Getting Started in Cowboy Action Shooting, Page 4, Rifles


Henrys and Winchesters:


Cimarron Henry Rifle, Brass Frame

1860 Henry, available in .44WCF or .45 Colt. Neither is an historically accurate cartridge since the weapon used .44 Henry rimfire cartridges. Simulating the original load with a centerfire round would be a .44WCF with a 200 gr. bullet with 26-28 gr. FFFg Black Powder (or substitute)

The 1860 Henry reproduction is historically accurate and doesn't seem to have many feed problems, but loading is a problem, especially if you have to reload on the clock. Some ranges discourage them because of rumored blow ups of the mag tube. They require flat nosed bullets for sure and should be loaded carefully. If you have a hankering for a Henry, find a Henry shooter and pick his brain. All Henry reproductions are made by Uberti as is the case with the '66 and '73 Winchesters. Currently they are in the catalogs of Cimarron Firearms, Taylor's and Co., and EMF. Cimarron claims to have the highest standards among Uberti importers. But Uberti, the manufacturer, is not immune to quality control problems no matter what the brand. The Cimarrons will have all of the original proof marks and the like. Original Henrys were all rifles, no carbines. But you can get various models which never existed until now.
Henrys and 1866 Winchesters should be shot only with light SASS loads no matter what the caliber. The military version of the Henry has sling swivels. Since there's no handguard, firing a lot of rounds, especially with black powder, will make the barrel very hot. (Cimarron Henry shown)

The 1866 Winchester reproduction (or "Improved Henry" as it was known until the Winchester '73 came out) is historically accurate and cured the problems of the Henry. They're also available in .38 special. Most rifles are .357 Magnum and some need magnum length cartridges for reliability. With an 1866 Winchester reproduction you can shoot the same .38 Special load in both rifle and pistol. The above is a Cimarron in the beautiful and historically accurate charcoal blue. When you see it in the flesh, you'll know why they call it bluing when current guns are all black.  It shares the Henry’s difficulty of taking it apart to get to the innards when something goes wrong, and it lacks the safety of the ’73 that won’t allow the gun to fire unless the lever is all the way up, and, thus, the chamber closed.  The stock loading gate lever is fragile, but VTI Gun Parts has an American made loading gate for $18, $1 LESS than the Uberti part. Part # is BA:220127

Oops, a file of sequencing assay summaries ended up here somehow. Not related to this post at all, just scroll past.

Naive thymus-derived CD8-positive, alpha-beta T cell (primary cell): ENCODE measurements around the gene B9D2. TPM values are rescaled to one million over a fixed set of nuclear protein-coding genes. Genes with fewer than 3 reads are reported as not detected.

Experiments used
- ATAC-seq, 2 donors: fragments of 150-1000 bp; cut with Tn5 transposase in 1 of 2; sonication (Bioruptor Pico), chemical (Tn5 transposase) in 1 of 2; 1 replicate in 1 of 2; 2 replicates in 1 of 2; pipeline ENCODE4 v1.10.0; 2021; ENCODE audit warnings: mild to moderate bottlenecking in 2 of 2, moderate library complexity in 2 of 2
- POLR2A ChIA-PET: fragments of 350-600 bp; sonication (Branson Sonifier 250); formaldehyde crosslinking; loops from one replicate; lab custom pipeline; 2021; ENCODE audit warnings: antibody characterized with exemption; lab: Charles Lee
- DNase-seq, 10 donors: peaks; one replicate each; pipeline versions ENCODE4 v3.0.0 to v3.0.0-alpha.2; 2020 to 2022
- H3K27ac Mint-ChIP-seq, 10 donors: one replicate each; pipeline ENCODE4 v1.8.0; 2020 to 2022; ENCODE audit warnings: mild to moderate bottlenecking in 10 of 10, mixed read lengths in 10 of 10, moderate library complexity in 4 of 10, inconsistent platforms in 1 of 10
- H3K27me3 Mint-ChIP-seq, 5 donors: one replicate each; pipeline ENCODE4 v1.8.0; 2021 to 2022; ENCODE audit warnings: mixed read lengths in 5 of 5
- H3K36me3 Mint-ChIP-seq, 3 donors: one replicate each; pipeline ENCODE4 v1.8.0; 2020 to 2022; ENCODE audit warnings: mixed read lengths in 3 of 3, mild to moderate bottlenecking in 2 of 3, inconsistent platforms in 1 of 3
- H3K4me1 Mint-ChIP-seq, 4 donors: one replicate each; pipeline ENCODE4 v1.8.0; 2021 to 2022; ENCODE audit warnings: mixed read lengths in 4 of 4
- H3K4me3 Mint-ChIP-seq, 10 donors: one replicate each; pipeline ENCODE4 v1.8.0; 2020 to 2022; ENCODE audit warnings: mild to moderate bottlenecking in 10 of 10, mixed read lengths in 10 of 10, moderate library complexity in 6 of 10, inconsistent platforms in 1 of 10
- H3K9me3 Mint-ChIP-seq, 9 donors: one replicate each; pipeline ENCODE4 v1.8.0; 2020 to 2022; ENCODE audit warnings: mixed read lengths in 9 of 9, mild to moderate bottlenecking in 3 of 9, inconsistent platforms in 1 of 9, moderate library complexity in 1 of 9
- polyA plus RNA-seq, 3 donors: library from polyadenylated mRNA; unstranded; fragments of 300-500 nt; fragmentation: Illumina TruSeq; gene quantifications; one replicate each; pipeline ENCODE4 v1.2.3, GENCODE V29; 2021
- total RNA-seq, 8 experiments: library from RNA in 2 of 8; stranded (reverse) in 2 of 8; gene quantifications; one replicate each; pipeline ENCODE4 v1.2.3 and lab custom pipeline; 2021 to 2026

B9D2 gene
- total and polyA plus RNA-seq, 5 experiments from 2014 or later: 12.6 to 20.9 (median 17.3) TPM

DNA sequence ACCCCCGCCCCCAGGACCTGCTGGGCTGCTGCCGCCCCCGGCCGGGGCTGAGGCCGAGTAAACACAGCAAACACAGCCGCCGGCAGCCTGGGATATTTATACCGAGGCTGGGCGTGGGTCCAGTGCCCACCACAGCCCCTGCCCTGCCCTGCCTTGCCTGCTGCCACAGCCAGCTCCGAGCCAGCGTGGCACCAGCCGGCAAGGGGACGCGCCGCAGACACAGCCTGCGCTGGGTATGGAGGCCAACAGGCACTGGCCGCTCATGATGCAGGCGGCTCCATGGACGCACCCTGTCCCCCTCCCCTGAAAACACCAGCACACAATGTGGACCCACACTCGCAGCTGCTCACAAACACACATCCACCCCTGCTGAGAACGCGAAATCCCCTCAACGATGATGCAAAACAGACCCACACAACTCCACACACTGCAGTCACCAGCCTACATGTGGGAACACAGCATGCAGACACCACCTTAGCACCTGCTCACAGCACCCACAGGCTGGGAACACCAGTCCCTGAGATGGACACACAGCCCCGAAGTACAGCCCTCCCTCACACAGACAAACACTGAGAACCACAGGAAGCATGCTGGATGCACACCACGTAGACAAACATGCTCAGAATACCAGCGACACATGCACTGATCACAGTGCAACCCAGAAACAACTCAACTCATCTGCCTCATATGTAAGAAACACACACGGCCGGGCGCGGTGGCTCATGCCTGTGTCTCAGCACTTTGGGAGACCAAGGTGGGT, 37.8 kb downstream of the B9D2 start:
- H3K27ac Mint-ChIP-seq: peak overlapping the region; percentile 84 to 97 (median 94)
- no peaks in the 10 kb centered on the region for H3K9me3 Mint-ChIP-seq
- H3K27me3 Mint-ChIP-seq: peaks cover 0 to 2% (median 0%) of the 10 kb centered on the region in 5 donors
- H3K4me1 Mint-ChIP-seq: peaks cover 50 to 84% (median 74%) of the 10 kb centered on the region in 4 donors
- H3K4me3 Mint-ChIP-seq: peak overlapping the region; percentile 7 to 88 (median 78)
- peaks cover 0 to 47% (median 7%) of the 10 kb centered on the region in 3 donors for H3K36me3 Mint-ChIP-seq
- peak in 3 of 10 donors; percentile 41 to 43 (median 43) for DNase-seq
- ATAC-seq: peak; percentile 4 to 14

Madame Rose shoots her 1866 Winchester carbine replica

Madame Rose shoots her Winchester 1866 saddle ring carbine.

Badlands Bud won EOT in 2005 using an 1866.

Women shooters: The '66 is heavy.

Cimarron "Original" finish Winchester 1873 carbine replicalica

Cimarron 1873 Saddle Ring Carbine in their "original" finish. Though fairly new, this gun looks a hundred years old. It's a popular finish on Cimarron guns.

The 1873 Winchester reproductions historically accurate and seems reliable of the samples I've watched. Several World Champions use '73s, but not the carbine shown. The removable side plate of the 1873 cured a problem of the 1866. If it is jammed, say with a .45 Colt round stuck inside your .44-40 Winchester, you can remove the side plate to clear it as Texas Ranger George Lloyd did in a fight with Apaches in 1879. He did it under fire. You won't have to. It is also easy to clean and thus favored by a lot of black powder shooters. (Carbine shown. Also available in short rifle, rifle, and sporting rifle configurations).

The current "hot" rifle is the '73 Short Rifle or Deluxe Short Rifle, in .38/.357, with a 20" barrel. (Evil Roy, for his Evil Roy model, sold by the Evil Roy Shooting School, has the barrel cut to 18.5", the shortest that will hold the necessary 10 rounds. Cody Conagher's "CodyMatics" most popular size is 18.5". Taylor's is now sellling their Comanchero, a 18.5" barreled CodyMatic) The serious competitors get action jobs and short stroke kits. In stock form the Uberti '73 has a longer stroke than good condition antique Winchesters, but the short stroke kits have gotten fairly radical. SASS has made an effort to stop further radicalization by limiting short strokes to 4-1/8" of travel, compared to over 7" stock (measured 3" from back of trigger.) It is NOT necessary for a beginner to get a short stroke kit for your rifle. Badlands Bud doesn't have a short stroke kit on his EOT winning '66, and you have to be VERY good for a short stroke kit to help.